It is a fact that the cafeteria at Middletown Area Middle School was designed for a school sized for 1000 students with 300 at each sitting. According to their Assistant Principal, Christine Mostoller, they are able to accommodate their entire current enrollment of 590 students by using two lunch periods. The capacity of the kitchen and preparation areas is not a factor in serving each lunch sitting.

      The Clarke County School Board slightly modified the design of its new high school cafeteria by moving a wall to increase the capacity to 350 students per sitting. With this change, the present four lunch periods for 754 students at CCHS can be reduced to three and still accommodate the full projected 1000 student population.

      What is the big problem with the cafeteria design?

      • Tony Parrott says:

        Is Fact your first name? Why would Crabtree bring this up if it wasn’t an issue?

        • Fact Checker says:

          I have always found that it is best to go to the source. In this case, I talked directly with the people who deal with the cafeteria design on a daily basis, Middletown Area Middle School, and they are quite happy with the results. Why would Crabtree bring up this issue? I was not there for the question, but if you would like to find out, why not talk to Crabtree? Their number is 434-975-7262 in Charlottesville.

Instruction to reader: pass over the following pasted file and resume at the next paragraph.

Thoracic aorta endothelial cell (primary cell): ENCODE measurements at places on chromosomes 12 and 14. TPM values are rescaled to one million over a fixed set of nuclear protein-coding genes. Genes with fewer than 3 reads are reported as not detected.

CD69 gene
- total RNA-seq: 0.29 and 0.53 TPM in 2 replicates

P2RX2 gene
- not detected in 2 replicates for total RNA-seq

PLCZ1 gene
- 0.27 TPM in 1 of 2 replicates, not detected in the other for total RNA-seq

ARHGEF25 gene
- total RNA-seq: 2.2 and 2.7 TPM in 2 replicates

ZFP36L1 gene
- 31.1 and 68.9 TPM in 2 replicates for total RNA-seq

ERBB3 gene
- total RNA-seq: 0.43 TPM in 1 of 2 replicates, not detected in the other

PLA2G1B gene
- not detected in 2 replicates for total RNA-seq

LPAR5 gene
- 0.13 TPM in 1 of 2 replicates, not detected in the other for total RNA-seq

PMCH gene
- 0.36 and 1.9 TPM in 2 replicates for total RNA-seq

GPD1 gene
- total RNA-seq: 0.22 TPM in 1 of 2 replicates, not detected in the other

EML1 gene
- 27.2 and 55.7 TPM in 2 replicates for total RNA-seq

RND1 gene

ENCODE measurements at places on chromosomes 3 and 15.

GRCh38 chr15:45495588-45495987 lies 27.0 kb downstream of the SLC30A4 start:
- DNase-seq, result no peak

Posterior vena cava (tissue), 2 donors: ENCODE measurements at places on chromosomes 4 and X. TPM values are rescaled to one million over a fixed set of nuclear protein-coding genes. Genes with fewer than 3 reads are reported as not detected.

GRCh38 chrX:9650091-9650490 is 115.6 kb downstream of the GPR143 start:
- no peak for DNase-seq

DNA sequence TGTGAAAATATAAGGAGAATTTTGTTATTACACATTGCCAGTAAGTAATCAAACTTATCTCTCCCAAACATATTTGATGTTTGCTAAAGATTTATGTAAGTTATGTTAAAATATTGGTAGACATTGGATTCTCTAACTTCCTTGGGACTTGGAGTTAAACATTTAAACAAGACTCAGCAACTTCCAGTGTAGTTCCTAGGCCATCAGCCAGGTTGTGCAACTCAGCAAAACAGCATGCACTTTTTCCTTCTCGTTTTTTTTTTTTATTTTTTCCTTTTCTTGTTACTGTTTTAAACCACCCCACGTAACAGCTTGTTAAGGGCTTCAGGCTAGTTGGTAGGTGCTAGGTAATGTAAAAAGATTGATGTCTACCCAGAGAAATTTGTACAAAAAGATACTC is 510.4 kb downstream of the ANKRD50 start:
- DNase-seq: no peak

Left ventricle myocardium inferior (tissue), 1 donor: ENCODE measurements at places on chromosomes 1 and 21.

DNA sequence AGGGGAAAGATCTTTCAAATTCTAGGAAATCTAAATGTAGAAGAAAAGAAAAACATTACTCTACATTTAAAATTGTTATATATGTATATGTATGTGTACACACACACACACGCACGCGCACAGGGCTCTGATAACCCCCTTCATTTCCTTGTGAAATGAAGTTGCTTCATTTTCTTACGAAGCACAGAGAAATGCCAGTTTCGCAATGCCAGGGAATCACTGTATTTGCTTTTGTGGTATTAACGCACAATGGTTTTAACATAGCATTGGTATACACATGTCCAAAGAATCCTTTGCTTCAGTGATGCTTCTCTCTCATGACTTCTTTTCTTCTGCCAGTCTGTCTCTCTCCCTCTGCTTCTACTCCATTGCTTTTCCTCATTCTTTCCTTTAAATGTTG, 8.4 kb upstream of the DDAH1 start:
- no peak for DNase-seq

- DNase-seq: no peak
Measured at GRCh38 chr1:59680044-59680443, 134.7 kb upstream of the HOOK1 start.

And I really like Mrs. Checker.

          Thanks

          • Tony Parrott says:

            I like you [redacted text], thanks for the number. Hopefully they will talk to me even if I’m not directly paying their bills.

            BTW you can call me Tony.

  3. Tony Parrott says:

    I never thought I would say this but “please BOS step in and help these poor lost souls”. This was supposed to be Ms. Robina’s shining moment because she has all the experience but all I see is the construction budget being siphoned away one nickel at a time. In her vendetta to control everything she is costing us more and more with NOTHING to show.

    I know two members of the SB that better wake up and smell the manure because this is looking like a bad joke; a very expensive bad joke.